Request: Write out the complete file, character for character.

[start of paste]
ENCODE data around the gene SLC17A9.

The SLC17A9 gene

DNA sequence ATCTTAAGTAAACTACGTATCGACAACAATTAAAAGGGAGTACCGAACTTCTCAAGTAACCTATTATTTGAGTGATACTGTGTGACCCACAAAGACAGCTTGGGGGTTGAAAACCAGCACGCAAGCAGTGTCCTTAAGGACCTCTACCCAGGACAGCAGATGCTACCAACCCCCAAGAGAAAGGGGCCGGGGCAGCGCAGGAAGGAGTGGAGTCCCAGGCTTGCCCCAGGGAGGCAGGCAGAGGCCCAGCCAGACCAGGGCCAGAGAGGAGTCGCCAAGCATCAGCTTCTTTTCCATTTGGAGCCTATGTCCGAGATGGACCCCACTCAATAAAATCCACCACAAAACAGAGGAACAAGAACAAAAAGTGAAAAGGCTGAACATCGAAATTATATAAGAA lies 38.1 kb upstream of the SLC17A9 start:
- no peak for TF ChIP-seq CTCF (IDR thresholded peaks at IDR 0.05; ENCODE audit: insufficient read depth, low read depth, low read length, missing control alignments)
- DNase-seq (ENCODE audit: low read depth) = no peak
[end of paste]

ENCODE data around the gene SLC17A9.

The SLC17A9 gene

DNA sequence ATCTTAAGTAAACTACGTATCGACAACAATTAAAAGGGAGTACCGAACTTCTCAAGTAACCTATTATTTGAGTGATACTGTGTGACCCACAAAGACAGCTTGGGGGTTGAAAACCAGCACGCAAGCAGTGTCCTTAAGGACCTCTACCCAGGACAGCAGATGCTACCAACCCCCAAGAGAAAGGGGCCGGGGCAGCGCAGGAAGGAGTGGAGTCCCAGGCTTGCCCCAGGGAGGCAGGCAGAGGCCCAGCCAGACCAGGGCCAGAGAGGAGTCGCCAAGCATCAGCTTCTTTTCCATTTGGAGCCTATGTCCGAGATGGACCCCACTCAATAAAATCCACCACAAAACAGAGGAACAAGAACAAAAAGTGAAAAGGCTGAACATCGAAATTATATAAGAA lies 38.1 kb upstream of the SLC17A9 start:
- no peak for TF ChIP-seq CTCF (IDR thresholded peaks at IDR 0.05; ENCODE audit: insufficient read depth, low read depth, low read length, missing control alignments)
- DNase-seq (ENCODE audit: low read depth) = no peak